Hydroxyl radical protein footprinting (HRPF) is a method for higher order structure analysis that is recently growing in popularity due to its flexibility and ability to both qualitatively and quantitatively measure protein surfaces, often at single amino acid spatial resolution. Here I will describe the fundamentals and important concepts behind HRPF, introduce examples of applications, and demonstrate its ability to quantitatively measure amino acid solvent exposed surface area.

9:10 The Precision of Hydrogen-Deuterium Mass Spectrometry Measurements of Fab Fragments and mAb Glycoforms

Hudgens_JeffJeff Hudgens, PhD, Research Chemist, IBBR Fellow, Institute for Bioscience and Biotechnology Research, Biomolecular Measurement Division, NIST

For hydrogen-deuterium exchange mass spectrometry (HDX-MS) to emerge as a tool for quality control or for establishing dynamic similarity between a biosimilar and an innovator therapeutic, an understanding of HDX-MS reproducibility is needed. We present the results of an interlaboratory comparison project that analyzed  78,900 HDX-MS measurements for the Fab fragment of NISTmAb reference material. We also report on HDX-MS measurements that can distinguish glycoforms of an IgG1.

9:40 Characterizing Potential Structural Changes of Bioanalytical Assay Reagents

Jihong Yang, PhD, Principal Scientist, Bioanalytical Sciences, Genentech

Bioanalytical assay reagents are extensively utilized in ligand binding assays (LBAs) during drug discovery and development, as well as in post-marketing monitoring strategies. Many reagents are protein based and it is critical to preserve the structural integrity of a reagent to ensure its consistent function. Emerging technologies offer complementary information to help elucidate potential structural changes upon reagent production and storage. Case studies will be given throughout the talk to highlight the values of these technologies in the process of reagent production and characterization.


Join your peers and colleagues in facilitated, small-group discussions to exchange ideas, share best practices, discuss challenges and make new contacts.

Repeatability and Reproducibility in Higher Order Structure Analysis

Moderator: Joshua S Sharp, PhD, Asst Professor, Pharmacology, Biomolecular Sciences, University of Mississippi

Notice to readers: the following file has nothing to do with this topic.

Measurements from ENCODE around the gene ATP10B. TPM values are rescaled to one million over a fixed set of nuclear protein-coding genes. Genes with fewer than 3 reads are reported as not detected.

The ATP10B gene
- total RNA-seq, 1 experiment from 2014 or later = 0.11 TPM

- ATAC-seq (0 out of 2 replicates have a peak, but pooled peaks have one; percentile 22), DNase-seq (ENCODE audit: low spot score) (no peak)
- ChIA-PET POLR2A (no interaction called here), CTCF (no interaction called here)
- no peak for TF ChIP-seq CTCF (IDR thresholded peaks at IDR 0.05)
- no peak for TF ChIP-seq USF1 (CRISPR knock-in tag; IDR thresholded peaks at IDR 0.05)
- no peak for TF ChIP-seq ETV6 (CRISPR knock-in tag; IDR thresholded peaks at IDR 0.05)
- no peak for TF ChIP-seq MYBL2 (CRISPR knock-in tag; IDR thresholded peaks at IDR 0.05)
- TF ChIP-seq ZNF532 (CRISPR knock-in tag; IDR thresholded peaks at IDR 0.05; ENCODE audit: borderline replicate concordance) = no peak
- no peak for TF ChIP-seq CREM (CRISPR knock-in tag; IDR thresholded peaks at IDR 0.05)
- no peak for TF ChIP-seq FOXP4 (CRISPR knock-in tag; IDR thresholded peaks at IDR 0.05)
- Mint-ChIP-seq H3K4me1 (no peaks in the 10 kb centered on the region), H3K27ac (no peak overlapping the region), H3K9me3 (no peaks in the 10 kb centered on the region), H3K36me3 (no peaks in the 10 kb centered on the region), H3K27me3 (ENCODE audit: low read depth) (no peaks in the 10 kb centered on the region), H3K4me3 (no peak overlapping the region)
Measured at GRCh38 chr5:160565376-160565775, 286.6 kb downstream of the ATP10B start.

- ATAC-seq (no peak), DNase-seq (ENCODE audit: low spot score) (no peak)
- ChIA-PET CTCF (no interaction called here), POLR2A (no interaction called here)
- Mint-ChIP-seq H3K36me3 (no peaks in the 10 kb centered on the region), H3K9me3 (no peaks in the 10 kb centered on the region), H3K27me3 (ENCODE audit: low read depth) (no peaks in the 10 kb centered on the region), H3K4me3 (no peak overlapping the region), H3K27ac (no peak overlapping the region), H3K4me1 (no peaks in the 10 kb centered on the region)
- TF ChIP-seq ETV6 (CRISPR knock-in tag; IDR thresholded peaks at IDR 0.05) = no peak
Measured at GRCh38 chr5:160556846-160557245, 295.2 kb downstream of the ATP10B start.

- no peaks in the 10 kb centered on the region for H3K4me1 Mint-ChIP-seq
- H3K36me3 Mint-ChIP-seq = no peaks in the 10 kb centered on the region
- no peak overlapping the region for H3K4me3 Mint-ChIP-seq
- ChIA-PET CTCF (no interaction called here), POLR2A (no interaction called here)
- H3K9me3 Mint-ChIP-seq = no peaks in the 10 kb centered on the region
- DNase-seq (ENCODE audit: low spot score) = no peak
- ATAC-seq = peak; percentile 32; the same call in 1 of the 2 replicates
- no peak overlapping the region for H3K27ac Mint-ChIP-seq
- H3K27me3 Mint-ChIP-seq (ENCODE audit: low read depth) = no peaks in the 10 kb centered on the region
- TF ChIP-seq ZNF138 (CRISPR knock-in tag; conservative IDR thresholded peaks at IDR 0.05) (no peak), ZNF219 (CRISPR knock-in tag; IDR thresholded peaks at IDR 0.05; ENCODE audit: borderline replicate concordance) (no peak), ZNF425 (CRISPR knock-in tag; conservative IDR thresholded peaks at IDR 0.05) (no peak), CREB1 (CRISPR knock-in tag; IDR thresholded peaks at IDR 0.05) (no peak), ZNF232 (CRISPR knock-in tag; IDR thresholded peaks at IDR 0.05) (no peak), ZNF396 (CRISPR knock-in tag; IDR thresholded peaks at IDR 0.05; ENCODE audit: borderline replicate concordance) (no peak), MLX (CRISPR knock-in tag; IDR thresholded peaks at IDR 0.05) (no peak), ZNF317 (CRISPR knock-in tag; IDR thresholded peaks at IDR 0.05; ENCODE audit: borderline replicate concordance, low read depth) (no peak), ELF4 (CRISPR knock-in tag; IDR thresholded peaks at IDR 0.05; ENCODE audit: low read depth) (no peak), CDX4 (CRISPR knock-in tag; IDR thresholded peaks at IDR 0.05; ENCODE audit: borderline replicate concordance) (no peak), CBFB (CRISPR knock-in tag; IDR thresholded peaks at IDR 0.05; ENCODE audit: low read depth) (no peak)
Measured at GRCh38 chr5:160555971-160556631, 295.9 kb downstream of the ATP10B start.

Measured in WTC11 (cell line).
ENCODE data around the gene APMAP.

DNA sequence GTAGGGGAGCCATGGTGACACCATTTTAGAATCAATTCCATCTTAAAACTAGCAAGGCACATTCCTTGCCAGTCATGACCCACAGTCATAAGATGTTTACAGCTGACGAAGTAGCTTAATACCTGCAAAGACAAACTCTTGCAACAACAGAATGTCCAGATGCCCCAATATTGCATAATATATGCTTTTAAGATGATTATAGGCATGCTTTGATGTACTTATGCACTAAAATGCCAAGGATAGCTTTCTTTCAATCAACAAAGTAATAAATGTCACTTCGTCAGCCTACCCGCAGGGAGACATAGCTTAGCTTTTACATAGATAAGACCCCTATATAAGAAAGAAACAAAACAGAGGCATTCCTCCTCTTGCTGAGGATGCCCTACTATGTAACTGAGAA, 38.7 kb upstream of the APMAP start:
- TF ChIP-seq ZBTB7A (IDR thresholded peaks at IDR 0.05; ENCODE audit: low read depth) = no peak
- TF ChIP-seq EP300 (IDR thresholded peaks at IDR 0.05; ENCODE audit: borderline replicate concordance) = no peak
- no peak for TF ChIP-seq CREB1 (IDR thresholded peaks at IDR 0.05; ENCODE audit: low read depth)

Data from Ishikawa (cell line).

• What level of repeatability and reproducibility in higher order structure analysis is necessary (or meaningful)?
  • How should repeatability/reproducibility requirements change at different levels of product development (discovery vs. development vs. biosimilar equivalency testing)?
  • What level of repeatability/reproducibility in higher order structure analysis is feasible with current technology?
  • What are the current bottlenecks in achieving the desired level of repeatability/reproducibility in higher order structure analysis?

The Study of Biologics Structure and Immunogenicity Correlation with Novel Technologies

Moderator: Xing Wang, PhD, President, Array Bridge, Inc.

  • What are the technologies available to study correlation between biologics structure and immunogenicity?
  • What are the pros and cons for each of the technologies?
  • What kind of assays are available?
  • What are the pros and cons for those assays?

Analytical Characterization for Innovator and Biosimilar Products - How Much is Enough?

Moderator: Sonia Taktak, PhD, Principal Scientist, Analytical R&D, Biotherapeutics Pharmaceutical Sciences, Pfizer, Inc.

  • How should one design a comparability study in early/late stage development vs. commercial?
  • Should there be a comparability plan with pre-determined acceptance criteria?
  • What stability/stress studies need to be included in comparability studies? 
  • Should one use statistics for assessing comparability/evaluating rates or routes of degradation? 


11:10 PCA Technology for Novel and Biosimilar mAb HOS Comparability and Immunogenicity Analysis

Wang_XingXing Wang, PhD, President, Array Bridge, Inc.

Biologics Higher Order Structure (HOS) is important to its safety and efficacy but difficult to define. A novel technology called Protein Conformational Array (PCA) is developed to analyze mAb HOS. This presentation will present case studies using the PCA for novel as well as biosimilar mAb comparability analysis. Case studies will also be provided on the study of the correlation between mAb’s HOS and its potential in immunogenicity including cytokine release and complement activation in the human whole blood system.

11:40 Assessment of mAb Higher Order Structure Using Harmonized 2D-NMR Methods

Brinson_RobertRobert Brinson, PhD, Research Chemist, Biomolecular Structure and Function Group, Institute for Bioscience and Biotechnology, NIST

Nuclear magnetic resonance spectroscopy is becoming increasingly utilized to characterize the critical quality attribute of higher order structure. However, harmonization of the 2D-NMR method is essential for widespread implementation of this emerging technology for mAbs. To address this need, a global interlaboratory study was conducted with 26 laboratories equally from industry, government and academia. Chemometric analyses using multivariate statistics allowed benchmarking of the precision and robustness of NMR fingerprints for the evaluation of mAb HOS.

12:10 End of Conference